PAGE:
I'm not sure how many private schools are still open, but this definitely applied last week.  When the private school was open, some school districts said yes, the child could go to school, and the district still provided transportation.  Some school districts said yes but refused to provide transportation.  And some districts said, no way, your child is not allowed to attend, even if you agree to transport.  Needless to say, I applaud the first group.  Do not get me started on the other two.  To my knowledge, the state has not yet weighed in on this, and I hope they will, helping us to keep the focus on the needs of the child.

6.  What resources exist to help my children while they are at home?
  • For the next two weeks, many Connecticut districts have sent home packets and are providing online practice to "maintain skills."  Many families have been told that this work is optional and will not be graded.  Which is helpful, as much of this work is not truly accessible to children with disabilities or to families who do not have internet service, etc.  My understanding is that many districts are using this initial two-week period to figure out what kind of instruction they might offer if the school closures go on beyond two weeks.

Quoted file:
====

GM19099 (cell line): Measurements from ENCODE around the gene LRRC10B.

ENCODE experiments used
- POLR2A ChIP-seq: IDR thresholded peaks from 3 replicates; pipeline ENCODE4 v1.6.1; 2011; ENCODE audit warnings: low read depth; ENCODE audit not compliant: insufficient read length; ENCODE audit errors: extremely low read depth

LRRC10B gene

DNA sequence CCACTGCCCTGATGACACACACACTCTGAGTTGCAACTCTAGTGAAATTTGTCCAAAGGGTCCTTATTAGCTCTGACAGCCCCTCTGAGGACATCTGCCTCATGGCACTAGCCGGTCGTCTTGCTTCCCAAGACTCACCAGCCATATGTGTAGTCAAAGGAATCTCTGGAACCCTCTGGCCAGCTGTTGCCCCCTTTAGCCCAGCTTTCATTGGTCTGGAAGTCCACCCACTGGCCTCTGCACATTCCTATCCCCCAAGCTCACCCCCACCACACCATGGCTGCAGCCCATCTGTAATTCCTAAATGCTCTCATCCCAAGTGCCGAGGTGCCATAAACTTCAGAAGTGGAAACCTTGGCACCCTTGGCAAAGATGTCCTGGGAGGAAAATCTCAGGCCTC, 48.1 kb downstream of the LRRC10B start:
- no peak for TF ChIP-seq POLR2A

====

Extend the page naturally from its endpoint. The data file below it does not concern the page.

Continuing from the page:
• Today, the Governor said that there will be a free online education module available to all students, but there were no details provided regarding when this would happen, what this would include, how it would be made accessible to children with disabilities, or how we would ensure that all students have internet access.  More coming as we learn more.
  • For those who do have internet access, many online education companies are providing free subscriptions due to the coronavirus outbreak.  Two comprehensive lists are here and here.  
    • For those looking for a curated list of resources, Amy Langerman, an attorney and special education consultant, has more ideas on her facebook page, here.  Search "education ideas" on her page.
    • Literacy How provides a list of websites that will help the new, accidentally homeschooling family.
    • The Connecticut State Department of Education just published a list of resources for instruction, including those that are subject-specific.
  • Wilson Language Services has attempted to provide guidance regarding continuing Wilson instruction during school closures, here.
  • NESCA (a neuropsychology group in Massachusetts) wrote an article on making the most of COVID-19 school closures, here.
  • Many experts suggest having a schedule for children to structure their day, and one example is below.  This image is also attached to the end of this post, in case people want to print it separately. 

Sample schedule for COVID-19 school closures

  • Many Connecticut districts continue to offer free breakfasts and lunches to their students through "grab and go" sites.  Check the individual school district web sites for information about locations.  Families can also call 211 to get information about where to obtain food.  
Some school "grab & go" resources that have showed up in my in-box are below (and please email me more if you have them):



Confused?  Overwhelmed?  You are not alone.  I'll post more as I learn more.  Stay safe!



Ċ
Diane Willcutts,
Mar 25, 2020, 7:46 AM
ą
Diane Willcutts,
Mar 15, 2020, 7:27 AM